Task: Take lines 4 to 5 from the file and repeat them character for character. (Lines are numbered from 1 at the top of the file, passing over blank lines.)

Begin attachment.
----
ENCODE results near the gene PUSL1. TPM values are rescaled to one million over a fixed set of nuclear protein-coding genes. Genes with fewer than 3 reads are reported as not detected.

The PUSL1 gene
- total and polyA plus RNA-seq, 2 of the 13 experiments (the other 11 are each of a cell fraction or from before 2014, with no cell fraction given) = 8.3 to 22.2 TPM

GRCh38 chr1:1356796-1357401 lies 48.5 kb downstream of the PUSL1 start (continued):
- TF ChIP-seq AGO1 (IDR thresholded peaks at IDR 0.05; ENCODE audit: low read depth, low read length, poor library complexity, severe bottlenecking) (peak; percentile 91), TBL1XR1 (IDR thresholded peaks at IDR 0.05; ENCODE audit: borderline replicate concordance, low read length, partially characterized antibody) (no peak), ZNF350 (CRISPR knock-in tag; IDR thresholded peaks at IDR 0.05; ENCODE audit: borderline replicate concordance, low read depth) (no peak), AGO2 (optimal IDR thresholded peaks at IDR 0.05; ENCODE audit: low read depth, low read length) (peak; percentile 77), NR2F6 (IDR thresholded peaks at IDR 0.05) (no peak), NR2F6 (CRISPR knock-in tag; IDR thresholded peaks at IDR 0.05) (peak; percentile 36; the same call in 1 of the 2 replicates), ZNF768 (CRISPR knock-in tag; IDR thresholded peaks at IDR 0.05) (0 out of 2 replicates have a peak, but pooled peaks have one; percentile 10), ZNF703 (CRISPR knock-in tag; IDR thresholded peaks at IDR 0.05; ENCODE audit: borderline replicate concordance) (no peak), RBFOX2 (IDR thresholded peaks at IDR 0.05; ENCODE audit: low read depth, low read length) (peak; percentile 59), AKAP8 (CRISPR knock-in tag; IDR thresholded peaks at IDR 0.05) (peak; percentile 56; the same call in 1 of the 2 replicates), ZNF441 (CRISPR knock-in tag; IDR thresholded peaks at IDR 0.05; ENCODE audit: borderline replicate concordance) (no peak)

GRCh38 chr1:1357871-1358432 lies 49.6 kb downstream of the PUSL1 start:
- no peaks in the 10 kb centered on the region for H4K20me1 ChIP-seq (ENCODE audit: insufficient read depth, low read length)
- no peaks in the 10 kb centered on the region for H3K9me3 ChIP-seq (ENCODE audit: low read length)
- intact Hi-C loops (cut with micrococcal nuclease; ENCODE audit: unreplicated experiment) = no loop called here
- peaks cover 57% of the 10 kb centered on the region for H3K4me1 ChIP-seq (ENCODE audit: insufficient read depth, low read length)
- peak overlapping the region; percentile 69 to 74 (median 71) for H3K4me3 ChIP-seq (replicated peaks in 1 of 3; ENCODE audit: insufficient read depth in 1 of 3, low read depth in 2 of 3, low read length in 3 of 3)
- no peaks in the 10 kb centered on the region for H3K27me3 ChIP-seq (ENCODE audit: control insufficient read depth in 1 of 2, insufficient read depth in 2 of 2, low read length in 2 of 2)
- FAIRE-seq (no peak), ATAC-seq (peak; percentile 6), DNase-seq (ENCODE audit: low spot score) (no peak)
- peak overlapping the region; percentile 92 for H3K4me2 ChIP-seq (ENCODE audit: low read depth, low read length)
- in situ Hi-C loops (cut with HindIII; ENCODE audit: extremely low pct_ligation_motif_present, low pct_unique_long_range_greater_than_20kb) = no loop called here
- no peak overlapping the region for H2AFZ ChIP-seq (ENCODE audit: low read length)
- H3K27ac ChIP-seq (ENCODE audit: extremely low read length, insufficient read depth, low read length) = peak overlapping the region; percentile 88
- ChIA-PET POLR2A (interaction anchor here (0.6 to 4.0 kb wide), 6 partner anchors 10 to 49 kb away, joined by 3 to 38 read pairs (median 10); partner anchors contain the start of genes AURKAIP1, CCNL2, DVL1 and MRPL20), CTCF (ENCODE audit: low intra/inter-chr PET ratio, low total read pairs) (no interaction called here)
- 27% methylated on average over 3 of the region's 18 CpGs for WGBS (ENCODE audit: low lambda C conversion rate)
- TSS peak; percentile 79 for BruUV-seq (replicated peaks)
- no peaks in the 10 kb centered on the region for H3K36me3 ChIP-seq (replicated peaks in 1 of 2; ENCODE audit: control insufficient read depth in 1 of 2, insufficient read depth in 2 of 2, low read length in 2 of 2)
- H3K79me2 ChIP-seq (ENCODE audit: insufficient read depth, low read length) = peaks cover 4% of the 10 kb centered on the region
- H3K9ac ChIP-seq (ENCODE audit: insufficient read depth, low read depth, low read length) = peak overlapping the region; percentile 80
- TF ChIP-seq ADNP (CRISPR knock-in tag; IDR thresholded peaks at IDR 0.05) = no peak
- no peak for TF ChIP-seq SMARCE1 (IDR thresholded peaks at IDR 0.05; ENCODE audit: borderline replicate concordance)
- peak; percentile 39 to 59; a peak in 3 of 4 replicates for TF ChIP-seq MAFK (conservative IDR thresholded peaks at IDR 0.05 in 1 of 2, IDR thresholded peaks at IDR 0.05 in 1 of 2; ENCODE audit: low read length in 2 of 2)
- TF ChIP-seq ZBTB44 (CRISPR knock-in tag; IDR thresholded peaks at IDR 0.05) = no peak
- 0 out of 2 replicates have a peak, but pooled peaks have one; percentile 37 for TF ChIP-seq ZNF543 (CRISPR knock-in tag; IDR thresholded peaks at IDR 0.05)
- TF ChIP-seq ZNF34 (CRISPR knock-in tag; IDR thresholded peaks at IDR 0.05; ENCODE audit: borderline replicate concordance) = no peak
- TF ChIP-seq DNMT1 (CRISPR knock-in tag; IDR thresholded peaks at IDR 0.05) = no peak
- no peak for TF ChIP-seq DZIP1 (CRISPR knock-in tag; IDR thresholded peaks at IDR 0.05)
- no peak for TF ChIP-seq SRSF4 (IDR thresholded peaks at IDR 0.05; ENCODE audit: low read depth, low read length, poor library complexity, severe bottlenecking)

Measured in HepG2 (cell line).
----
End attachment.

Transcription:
GRCh38 chr1:1356796-1357401 lies 48.5 kb downstream of the PUSL1 start (continued):
- TF ChIP-seq AGO1 (IDR thresholded peaks at IDR 0.05; ENCODE audit: low read depth, low read length, poor library complexity, severe bottlenecking) (peak; percentile 91), TBL1XR1 (IDR thresholded peaks at IDR 0.05; ENCODE audit: borderline replicate concordance, low read length, partially characterized antibody) (no peak), ZNF350 (CRISPR knock-in tag; IDR thresholded peaks at IDR 0.05; ENCODE audit: borderline replicate concordance, low read depth) (no peak), AGO2 (optimal IDR thresholded peaks at IDR 0.05; ENCODE audit: low read depth, low read length) (peak; percentile 77), NR2F6 (IDR thresholded peaks at IDR 0.05) (no peak), NR2F6 (CRISPR knock-in tag; IDR thresholded peaks at IDR 0.05) (peak; percentile 36; the same call in 1 of the 2 replicates), ZNF768 (CRISPR knock-in tag; IDR thresholded peaks at IDR 0.05) (0 out of 2 replicates have a peak, but pooled peaks have one; percentile 10), ZNF703 (CRISPR knock-in tag; IDR thresholded peaks at IDR 0.05; ENCODE audit: borderline replicate concordance) (no peak), RBFOX2 (IDR thresholded peaks at IDR 0.05; ENCODE audit: low read depth, low read length) (peak; percentile 59), AKAP8 (CRISPR knock-in tag; IDR thresholded peaks at IDR 0.05) (peak; percentile 56; the same call in 1 of the 2 replicates), ZNF441 (CRISPR knock-in tag; IDR thresholded peaks at IDR 0.05; ENCODE audit: borderline replicate concordance) (no peak)